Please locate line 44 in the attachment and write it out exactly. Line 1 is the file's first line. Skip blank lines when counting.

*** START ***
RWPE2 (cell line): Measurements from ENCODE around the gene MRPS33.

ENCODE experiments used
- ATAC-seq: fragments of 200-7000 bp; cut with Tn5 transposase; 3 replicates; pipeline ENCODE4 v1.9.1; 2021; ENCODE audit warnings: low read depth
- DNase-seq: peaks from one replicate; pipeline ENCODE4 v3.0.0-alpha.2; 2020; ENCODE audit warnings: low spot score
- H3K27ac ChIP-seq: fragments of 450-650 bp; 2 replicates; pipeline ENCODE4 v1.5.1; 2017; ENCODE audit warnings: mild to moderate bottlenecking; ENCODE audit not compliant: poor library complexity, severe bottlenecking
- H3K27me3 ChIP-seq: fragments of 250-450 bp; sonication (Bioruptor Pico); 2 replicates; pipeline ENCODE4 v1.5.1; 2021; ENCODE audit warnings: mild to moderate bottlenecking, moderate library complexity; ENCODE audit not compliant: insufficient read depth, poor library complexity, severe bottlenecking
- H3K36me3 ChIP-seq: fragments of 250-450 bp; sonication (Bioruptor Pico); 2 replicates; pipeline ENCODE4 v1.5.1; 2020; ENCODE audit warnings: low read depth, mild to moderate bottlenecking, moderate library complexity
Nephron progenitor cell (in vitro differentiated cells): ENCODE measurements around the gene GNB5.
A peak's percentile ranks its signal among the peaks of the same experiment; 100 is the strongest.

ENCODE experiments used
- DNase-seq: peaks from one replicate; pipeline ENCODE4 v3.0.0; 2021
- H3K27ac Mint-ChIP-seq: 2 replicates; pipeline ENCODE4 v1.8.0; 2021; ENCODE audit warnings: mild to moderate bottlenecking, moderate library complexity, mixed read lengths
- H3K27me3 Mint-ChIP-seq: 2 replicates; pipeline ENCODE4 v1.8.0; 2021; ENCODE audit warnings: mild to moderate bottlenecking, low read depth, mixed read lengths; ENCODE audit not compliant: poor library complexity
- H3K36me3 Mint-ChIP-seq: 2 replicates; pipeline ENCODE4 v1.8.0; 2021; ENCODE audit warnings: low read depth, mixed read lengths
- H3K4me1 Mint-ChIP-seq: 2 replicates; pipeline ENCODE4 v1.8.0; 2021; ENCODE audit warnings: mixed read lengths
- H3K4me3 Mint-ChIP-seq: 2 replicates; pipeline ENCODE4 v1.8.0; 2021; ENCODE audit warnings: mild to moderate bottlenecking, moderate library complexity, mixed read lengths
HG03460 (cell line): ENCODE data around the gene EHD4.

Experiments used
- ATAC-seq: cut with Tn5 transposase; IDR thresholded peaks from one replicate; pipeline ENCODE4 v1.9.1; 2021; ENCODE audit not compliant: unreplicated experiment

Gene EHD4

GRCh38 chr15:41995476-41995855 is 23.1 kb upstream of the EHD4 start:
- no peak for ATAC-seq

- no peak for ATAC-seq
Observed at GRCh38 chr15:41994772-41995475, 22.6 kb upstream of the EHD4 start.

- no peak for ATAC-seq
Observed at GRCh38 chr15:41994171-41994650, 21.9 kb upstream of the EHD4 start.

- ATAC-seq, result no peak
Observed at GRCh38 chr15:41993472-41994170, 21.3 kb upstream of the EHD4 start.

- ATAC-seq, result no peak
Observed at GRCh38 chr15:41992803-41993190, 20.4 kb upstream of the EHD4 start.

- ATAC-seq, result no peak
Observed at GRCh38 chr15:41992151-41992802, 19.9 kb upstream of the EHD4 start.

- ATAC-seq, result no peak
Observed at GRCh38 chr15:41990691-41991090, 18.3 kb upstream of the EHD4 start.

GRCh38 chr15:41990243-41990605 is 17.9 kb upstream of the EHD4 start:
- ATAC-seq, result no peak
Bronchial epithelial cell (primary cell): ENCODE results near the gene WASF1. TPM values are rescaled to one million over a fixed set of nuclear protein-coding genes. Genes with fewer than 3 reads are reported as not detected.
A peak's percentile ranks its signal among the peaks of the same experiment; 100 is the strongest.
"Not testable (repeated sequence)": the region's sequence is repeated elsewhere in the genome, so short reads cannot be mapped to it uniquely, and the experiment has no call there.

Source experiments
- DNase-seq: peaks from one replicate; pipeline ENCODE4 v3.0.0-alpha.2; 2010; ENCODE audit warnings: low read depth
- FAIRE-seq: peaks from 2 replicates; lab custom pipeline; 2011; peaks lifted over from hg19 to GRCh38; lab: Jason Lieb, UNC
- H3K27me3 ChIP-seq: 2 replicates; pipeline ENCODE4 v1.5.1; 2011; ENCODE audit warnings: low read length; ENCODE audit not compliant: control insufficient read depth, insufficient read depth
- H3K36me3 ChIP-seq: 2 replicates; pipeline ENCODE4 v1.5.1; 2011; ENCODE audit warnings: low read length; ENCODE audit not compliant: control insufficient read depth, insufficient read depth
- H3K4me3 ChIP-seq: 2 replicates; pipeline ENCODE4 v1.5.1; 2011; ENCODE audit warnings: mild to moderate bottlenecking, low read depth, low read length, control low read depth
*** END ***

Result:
- H3K36me3 ChIP-seq: 2 replicates; pipeline ENCODE4 v1.5.1; 2011; ENCODE audit warnings: low read length; ENCODE audit not compliant: control insufficient read depth, insufficient read depth